Monday, October 27, 2008

Pennsylvania Ballot Initiatives

My friends in California have so many ballot initiatives to chose from. On any conceivable issue, you can probably find a ballot measure to oppose. There are two on the ballot for Northampton County Pa. Short summary of this post: Vote yes on both questions.

The first is a $400 million bond issue to support clean water initiatives in the state. See the details at Ballotopedia. The Commonwealth Foundation has some helpful details about other borrowing by Pennsylvania, a total of $3 billion in July 2008 that brings the state government's outstanding debt to $8.5 billion. That's roughly comparable to Ohio's state debt, $8.6 billion. (Individual state authorities and local governments have the vast majority of state of local obligations, though.) It doesn't sound like a huge debt problem.

I found two endorsements of the proposal.
I'll be voting in favor of this measure. Investment in infrastructure for water and sewage is good spending for the state. It will have good long term benefits for communities. In the short-term, it will mean increased public spending and more jobs at a time when the economy needs that kind of stimulus.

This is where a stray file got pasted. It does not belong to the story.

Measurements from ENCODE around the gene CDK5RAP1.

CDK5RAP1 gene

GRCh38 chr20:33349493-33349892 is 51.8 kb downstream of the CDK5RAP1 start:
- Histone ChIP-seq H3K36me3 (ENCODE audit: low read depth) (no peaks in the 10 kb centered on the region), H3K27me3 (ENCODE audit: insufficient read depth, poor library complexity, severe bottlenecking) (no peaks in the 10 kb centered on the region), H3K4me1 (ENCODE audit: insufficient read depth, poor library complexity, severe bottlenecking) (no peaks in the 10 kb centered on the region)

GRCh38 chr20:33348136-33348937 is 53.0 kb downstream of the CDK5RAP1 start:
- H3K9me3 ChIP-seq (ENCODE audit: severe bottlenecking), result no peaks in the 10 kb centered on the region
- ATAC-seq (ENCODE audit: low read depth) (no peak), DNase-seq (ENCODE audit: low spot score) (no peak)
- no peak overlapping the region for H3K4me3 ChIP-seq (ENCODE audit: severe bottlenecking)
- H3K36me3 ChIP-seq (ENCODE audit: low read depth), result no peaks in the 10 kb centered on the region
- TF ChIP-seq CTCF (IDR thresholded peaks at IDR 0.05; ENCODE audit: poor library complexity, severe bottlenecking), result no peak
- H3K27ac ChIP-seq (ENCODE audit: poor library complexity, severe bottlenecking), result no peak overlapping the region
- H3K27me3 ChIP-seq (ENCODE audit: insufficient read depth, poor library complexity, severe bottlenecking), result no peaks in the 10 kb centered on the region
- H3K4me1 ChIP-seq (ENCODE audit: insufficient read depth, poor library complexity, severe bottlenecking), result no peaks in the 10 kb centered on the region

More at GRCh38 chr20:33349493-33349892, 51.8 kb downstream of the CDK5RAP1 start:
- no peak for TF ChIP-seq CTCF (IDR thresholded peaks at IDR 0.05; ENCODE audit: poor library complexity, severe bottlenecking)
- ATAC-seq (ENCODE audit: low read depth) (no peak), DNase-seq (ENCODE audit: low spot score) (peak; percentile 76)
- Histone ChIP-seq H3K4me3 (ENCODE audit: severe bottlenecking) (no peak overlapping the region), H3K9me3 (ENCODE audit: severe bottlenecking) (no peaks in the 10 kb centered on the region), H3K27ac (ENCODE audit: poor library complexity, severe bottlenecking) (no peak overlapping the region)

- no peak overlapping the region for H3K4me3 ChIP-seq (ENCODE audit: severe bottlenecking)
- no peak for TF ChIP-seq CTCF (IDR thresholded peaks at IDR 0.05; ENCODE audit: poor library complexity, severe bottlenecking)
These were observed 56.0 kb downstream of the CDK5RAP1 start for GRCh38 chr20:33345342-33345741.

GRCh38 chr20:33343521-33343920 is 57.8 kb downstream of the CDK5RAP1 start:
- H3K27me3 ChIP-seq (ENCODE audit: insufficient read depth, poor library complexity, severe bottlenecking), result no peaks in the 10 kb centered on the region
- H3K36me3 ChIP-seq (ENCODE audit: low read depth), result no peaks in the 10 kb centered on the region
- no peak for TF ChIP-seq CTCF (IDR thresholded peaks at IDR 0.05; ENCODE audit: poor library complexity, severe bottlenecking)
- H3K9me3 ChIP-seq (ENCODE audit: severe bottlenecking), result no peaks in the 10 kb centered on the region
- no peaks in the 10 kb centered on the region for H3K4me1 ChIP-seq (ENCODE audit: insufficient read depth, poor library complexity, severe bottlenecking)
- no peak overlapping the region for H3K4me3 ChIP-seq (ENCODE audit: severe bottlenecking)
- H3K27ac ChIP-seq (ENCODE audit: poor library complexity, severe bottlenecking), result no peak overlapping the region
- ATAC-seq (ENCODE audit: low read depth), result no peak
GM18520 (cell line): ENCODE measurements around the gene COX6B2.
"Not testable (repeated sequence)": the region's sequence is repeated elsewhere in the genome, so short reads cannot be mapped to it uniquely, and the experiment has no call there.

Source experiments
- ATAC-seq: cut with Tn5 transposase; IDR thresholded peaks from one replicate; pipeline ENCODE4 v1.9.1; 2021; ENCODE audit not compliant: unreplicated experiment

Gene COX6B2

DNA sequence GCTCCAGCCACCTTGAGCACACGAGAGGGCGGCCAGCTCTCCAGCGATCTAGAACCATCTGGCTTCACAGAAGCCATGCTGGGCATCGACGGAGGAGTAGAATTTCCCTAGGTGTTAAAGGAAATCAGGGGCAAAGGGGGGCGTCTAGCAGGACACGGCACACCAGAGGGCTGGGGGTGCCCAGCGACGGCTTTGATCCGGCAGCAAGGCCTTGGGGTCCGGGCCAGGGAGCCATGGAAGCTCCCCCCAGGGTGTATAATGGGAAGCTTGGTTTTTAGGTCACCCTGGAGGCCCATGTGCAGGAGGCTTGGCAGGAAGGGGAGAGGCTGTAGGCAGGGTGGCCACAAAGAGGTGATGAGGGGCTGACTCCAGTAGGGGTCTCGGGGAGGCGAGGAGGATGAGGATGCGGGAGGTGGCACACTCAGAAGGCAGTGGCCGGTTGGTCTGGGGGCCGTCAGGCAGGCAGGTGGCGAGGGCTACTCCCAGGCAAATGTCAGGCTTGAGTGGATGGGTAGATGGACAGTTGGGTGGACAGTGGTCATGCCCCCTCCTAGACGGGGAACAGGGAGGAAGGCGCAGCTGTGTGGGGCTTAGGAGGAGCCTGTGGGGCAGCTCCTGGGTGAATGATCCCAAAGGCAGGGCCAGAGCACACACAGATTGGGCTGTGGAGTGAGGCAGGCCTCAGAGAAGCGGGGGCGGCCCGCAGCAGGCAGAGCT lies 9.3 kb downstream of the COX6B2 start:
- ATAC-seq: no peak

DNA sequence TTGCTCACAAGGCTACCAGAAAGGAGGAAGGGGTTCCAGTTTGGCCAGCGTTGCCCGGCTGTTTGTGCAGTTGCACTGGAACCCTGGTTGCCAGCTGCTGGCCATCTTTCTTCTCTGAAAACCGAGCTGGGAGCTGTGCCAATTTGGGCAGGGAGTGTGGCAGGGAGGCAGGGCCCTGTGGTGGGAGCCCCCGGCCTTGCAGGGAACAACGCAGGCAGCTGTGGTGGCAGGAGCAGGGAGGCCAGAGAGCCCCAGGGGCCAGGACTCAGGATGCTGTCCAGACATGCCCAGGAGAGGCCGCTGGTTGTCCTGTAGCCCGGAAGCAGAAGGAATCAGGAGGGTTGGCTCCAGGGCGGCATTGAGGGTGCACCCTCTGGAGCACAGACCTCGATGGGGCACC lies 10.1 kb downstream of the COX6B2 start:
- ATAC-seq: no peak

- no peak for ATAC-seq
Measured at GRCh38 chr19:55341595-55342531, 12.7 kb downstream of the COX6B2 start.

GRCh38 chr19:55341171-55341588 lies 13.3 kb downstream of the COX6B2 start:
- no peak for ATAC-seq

The second ballot measure is to hire a full-time, paid country controller. I have my absentee ballot, so I know the question is on the ballot. I can't find any one who discusses it. I can't find anything from the Morning Call or the League for Women Voters. In principle, it makes sense to me to have full-time, paid officials for some key county offices. Lehigh County's controller is paid significantly more than Northampton County's controller, so I will assume that Lehigh County has a full-time controller ($62,500 vs. $39,000).

I'll be voting for this measure, too. It makes sense to pay for competent, qualified professionals to run the local goverment.

Poll Worker Training

I went for my semi-annual poll worker training session on Sunday. The normal focus of the training session is on operating the voting machines: How to prepare them in the morning, operate them, and record the votes on the flash memory to be delivered for the county count. This year there was an added emphasis on the complications of a presidential election. The most obvious difference with the typical election is that more people come. There will be lines most of the day, primarily because of the time it takes to sign people in.

We were encouraged to be patient. It will be a long day. With long lines, we were asked to keep an eye out for people campaigning inside the polling place or doing anything else inappropriate. The first line of defense here is the election board, but we were encouraged to call the Register with any questions.

Common Cause has a good summary of Pennsylvania election procedures. We were told that the county would provide lots of provisional ballots for polling places and encouraged us to use them. I was happy to hear that Pennsylvania will count a provisional ballot cast at any polling place in the county. If you show up at the wrong polling place 10 minutes before the end of voting, you can cast a provisional ballot and it will still count. My only reservation is that it's more work to cast a provisional ballot. There's more paperwork for the voter and the poll worker. If we have a lot of votes cast this way, it will slow us down.